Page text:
Treaties of the Ottoman EmpireVenetian maritime • Szeged • Constantinople (1479) • Constantinople (1533) • Franco-Ottoman • Adrianople (1547) • Amasya • Adrianople (1568) • Istanbul (1590) • Zitvatorok • Nasuh Pasha • Busza • Serav • Khotin • Zuhab • Vasvár • Buczacz • Żurawno • Bakhchisaray • Karlowitz • Constantinople (1700) • Pruth • Passarowitz • Constantinople (1724) • Ahmet Pasha • Istanbul (1736) • Belgrade • Niš • Kerden • Kuçük Kaynarca • Aynalıkavak • Sistova • Jassy • Tripoli • Tunis • Paris (1802) • Dardanalles • Bucharest • Erzurum • Akkerman • Adrianople (1829) • Constantinople (1832) • Hünkar İskelesi • Kütahya • Balta Liman • London (1840) • London (1841) • Paris (1856) • Scutari (1862) • San Stefano • Berlin (1878) • Cyprus • Tophane • Constantinople (1897) • Ouchy • London (1913) • Constantinople (1913) • Athens • Anglo-Ottoman Convention • Brest-Litovsk • Trabzon • Erzincan • Batum • Mudros • Sèvres
Wikimedia Foundation. 2010.
Look at other dictionaries:
Liman — may refer to: *Liman (surname), the surname, originated from Zagalwadi village, in Satara district, Maharashtra in INDIA. *Liman (landform), a type of lake, most prominent on the coast of the Black Sea *Liman, Azerbaijan, a city in Lankaran Rayon … Wikipedia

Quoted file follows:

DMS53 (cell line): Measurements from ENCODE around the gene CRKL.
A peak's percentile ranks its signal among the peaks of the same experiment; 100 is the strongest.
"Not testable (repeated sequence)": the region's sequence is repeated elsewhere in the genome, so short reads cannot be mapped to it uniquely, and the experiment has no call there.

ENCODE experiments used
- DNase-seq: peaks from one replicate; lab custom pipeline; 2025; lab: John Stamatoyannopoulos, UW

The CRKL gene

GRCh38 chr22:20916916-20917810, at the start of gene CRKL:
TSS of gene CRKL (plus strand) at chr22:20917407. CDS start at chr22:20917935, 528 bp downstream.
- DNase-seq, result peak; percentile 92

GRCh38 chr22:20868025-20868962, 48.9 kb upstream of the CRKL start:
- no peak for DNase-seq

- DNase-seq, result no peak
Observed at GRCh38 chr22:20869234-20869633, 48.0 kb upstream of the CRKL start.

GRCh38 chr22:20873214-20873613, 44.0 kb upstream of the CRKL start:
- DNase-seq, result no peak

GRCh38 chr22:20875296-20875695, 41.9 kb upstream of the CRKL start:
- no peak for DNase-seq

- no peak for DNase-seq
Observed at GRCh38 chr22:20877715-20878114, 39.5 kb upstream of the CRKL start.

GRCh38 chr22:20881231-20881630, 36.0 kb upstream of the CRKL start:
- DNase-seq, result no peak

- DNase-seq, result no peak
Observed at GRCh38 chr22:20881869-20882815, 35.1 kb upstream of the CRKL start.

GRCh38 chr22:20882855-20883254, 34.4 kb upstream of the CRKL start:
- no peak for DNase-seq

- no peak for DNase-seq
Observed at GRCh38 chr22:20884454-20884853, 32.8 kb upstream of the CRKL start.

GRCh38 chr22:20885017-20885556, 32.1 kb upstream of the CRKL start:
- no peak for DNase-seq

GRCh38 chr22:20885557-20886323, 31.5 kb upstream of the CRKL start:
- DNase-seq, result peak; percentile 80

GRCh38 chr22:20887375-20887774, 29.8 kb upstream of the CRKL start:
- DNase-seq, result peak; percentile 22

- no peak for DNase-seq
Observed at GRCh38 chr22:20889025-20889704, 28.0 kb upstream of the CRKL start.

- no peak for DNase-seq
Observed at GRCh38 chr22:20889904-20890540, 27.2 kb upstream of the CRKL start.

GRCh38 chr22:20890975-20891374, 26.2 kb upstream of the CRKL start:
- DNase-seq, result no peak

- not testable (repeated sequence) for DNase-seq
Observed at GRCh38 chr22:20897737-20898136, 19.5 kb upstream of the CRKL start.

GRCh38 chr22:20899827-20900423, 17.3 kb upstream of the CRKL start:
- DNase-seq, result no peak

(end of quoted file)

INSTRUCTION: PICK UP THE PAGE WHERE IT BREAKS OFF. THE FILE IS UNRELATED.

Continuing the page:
Treaty of Paris (1856) — For other treaties of Paris, see Treaty of Paris. From Auguste Blanchard s copper plate engraving after Edouard Dubufe s Picture … Wikipedia
Treaty of Constantinople (1832) — Map showing the original territory of the Kingdom of Greece as laid down in the Treaty of 1832 (in dark blue). The Τreaty of Constantinople was the product of the Constantinople Conference which opened in February 1832 with the participation of… … Wikipedia
Anglo-Ottoman Treaty — Having a favourable balance of trade up until the mid nineteenth century; ‘In the years 1820 22, the Ottoman Empire exported goods worth £650,000 to the United Kingdom. By 1836 38, that figure had reached £1,729,000.’ [ Sevket Pamuk (1987) The… … Wikipedia
Ottoman–Venetian maritime treaty (1416) — The Ottoman–Venetian maritime treaty of 1416 was signed between Ottoman Empire and Republic of Venice, ending a short conflict between the two powers and stipulating the rules maritime trade between them. Background After the collapse of the… … Wikipedia
Ottoman Empire — دَوْلَتِ عَلِيّهٔ عُثمَانِیّه Devlet i Âliyye i Osmâniyye … Wikipedia
Regulamentul Organic — 1832 Wallachian copy of Regulamentul Organic (printed in the Romanian Cyrillic transitional alphabet … Wikipedia
Mihail Kogălniceanu — For other uses, see Mihail Kogălniceanu (disambiguation). Mihail Kogălniceanu Prime Minister of Romania In office October 11, 1863 – January 26, 1865 … Wikipedia
Muhammad Ali of Egypt — This article is about the leader of Egypt. For other people named Muhammad Ali, or Mehmet Ali, see Muhammad Ali (disambiguation) and Mehmet Ali. Muhammad Ali Pasha Wāli of Egypt, Sudan, Palestine, Syria, Hejaz, Morea, Thasos, Crete … Wikipedia
Grigore Alexandru Ghica — or Ghika (1803 or 1807 – August 24, 1857) was a Prince of Moldavia between October 14, 1849 and June 1853, and again between October 30, 1854 and June 3, 1856. His wife was Helena, a member of the Sturdza family and daughter of Ioan Sturdza, who… … Wikipedia